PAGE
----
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Naira Reverses Course Temporarily (Now N707/$)

The naira surprised speculators and market watchers by appreciating by 1.5% from N718/$ to N707/$ on Friday. Most analysts were fearing that a N1000/$ was within shouting distance. As unpalatable as N707/$ may sound, some Nigerians are breathing a sigh of relief. The reason for this respite is mainly because of a naira crunch. The fundamental economic reasoning is that for every dollar bought, there is a naira paid. Therefore, Mr. Jimoh who wants to buy $10 million will need to cough up N7.2billion. Once Jimoh pays this and collects the dollars, he immediately has a hole of N7.2billion to cover. He is now out of the market for an extended period. Replicate this in a hundred different places and you can see why there is temporary resistance at N718/$ and a market correction which means the naira may appreciate to N695/$ before falling again. These are technical movements which do not address the fundamental weaknesses in the Nigerian forex market and the short supply of dollars from the CBN and exporters. The essence of this discussion is that there is a limit to how much naira is available in the system.

However, Agusto & Co Ltd in their report, recommends that Nigeria adopts a crawling peg exchange rate mechanism as a way out of the current currency crisis in addition to other inflation curbing measures.

IMF Slashes Global Economic Outlook Again, Retains Nigeria’s Growth Prospect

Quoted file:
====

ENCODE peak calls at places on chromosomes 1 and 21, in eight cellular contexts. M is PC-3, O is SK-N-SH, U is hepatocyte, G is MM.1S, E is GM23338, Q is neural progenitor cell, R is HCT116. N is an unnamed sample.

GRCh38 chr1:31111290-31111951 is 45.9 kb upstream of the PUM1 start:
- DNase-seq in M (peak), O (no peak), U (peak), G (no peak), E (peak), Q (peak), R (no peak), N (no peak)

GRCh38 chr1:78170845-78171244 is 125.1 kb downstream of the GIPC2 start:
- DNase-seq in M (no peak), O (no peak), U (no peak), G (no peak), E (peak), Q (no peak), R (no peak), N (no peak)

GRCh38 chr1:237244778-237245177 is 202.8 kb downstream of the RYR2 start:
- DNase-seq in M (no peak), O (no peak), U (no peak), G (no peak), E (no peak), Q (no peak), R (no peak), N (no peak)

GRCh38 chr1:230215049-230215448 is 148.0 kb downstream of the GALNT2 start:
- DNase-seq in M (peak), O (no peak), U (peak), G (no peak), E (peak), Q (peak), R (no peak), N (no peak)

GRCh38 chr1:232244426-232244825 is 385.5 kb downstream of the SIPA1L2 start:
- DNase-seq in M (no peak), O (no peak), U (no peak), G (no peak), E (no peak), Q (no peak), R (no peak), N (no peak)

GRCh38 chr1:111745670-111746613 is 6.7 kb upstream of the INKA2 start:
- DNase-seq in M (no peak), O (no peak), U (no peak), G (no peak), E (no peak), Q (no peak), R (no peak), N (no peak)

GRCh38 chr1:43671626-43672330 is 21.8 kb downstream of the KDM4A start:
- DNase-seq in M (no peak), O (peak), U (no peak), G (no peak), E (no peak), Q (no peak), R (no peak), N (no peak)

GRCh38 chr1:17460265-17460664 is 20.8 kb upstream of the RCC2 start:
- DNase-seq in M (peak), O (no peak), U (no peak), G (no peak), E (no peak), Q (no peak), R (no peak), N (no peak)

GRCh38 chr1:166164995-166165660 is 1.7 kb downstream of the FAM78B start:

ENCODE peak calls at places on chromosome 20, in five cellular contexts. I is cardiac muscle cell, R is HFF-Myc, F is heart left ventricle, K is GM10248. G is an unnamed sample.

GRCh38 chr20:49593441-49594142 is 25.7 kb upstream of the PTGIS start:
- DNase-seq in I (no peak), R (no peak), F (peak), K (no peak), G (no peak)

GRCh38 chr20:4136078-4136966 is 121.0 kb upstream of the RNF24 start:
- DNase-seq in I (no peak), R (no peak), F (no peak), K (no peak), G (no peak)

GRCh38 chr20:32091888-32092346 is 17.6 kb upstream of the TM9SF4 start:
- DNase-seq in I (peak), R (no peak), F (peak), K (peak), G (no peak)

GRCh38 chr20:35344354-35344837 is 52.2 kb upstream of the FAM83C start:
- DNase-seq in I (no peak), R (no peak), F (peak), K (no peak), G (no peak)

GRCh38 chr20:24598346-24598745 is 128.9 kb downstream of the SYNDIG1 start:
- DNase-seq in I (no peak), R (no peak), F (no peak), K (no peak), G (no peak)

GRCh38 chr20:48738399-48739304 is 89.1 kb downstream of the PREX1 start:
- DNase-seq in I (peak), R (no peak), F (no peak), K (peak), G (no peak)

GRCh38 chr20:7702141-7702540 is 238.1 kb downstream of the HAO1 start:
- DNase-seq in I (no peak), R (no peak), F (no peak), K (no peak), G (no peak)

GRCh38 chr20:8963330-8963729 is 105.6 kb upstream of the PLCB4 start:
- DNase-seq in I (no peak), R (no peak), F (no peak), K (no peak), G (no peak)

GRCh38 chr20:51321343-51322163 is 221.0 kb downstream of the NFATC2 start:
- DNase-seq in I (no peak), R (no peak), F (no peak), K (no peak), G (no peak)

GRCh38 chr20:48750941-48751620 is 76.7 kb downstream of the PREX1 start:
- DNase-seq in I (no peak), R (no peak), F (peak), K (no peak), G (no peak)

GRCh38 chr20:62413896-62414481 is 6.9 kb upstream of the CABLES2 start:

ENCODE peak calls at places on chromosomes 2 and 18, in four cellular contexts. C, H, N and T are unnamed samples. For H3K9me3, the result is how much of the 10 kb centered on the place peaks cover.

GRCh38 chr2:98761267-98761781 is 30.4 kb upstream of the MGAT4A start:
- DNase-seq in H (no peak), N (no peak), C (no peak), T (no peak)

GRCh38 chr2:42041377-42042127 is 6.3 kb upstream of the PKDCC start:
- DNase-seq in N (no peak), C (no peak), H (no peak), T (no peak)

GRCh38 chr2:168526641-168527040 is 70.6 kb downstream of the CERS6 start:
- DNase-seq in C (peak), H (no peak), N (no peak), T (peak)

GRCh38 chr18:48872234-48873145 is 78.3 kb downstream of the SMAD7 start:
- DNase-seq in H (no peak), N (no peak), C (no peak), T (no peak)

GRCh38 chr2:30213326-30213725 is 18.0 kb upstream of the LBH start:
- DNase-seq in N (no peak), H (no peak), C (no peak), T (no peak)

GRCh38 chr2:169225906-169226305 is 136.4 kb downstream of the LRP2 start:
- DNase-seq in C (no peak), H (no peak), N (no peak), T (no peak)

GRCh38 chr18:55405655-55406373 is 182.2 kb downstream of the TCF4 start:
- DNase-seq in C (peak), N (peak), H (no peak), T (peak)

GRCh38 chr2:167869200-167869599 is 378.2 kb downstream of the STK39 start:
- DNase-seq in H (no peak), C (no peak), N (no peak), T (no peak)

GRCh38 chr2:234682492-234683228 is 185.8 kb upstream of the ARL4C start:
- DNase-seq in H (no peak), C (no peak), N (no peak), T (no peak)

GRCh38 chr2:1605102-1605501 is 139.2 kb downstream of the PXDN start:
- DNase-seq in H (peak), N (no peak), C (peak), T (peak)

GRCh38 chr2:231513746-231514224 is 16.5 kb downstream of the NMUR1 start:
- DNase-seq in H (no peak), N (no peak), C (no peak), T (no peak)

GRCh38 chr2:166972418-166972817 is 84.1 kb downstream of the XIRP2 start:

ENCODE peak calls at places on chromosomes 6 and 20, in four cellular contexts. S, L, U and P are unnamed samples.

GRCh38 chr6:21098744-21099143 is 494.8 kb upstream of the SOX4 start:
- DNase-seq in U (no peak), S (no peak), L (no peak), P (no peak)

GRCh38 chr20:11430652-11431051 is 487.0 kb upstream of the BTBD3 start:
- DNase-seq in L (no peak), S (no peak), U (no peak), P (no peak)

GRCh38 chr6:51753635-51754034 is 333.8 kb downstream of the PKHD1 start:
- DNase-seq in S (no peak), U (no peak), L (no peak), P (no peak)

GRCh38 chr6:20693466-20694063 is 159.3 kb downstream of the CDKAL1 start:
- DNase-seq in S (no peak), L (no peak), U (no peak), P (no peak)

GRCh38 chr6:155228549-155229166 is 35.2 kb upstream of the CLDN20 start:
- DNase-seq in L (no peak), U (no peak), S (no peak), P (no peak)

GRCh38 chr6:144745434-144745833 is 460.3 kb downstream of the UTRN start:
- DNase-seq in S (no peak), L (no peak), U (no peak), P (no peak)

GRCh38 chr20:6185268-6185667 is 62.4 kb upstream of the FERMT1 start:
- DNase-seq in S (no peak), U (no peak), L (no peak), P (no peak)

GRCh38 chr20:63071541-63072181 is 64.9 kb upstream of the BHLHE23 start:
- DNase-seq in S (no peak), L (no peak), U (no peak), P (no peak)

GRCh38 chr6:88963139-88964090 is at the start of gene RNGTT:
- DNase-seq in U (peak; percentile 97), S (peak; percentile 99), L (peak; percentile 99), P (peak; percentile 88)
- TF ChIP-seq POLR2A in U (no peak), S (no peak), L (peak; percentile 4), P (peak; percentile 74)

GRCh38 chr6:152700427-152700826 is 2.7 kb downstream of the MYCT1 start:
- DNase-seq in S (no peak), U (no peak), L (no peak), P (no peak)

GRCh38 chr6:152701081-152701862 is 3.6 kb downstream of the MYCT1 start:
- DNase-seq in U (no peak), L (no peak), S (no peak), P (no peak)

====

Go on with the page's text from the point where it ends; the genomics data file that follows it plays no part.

International Monetary Fund (IMF), in a more pessimistic move, downgraded the 2022 global growth forecast for the second time this year to 3.2% from estimated 6.1% growth in 2021. However, the Fund retained Nigeria’s 2022 growth outlook at 3.4% amid worsening macroeconomic imbalances.

Waste to Wealth – Higher Yield Per Hectare and Higher Storage

Nigeria, with a huge capacity for tomato production and export, is currently experiencing low tomato production due to low yield and high level of post-harvest losses. With a total farmland area of 844,445 hectares (ha) for tomato cultivation, Nigeria’s tomato production was estimated at 3.69 million tonnes, amounting to a yield of 43,741 hectogram per hectare (hg/ha).

In this edition of the FDC Bi-Monthly publication, FDC Think-Tank analyzes the public policy options for converting brain drain to brain gain and optimizing the tomato value chain. The publication also explores the new challenges facing central banks, the global economic outlook and other major economic events in Nigeria.

Enjoy your read!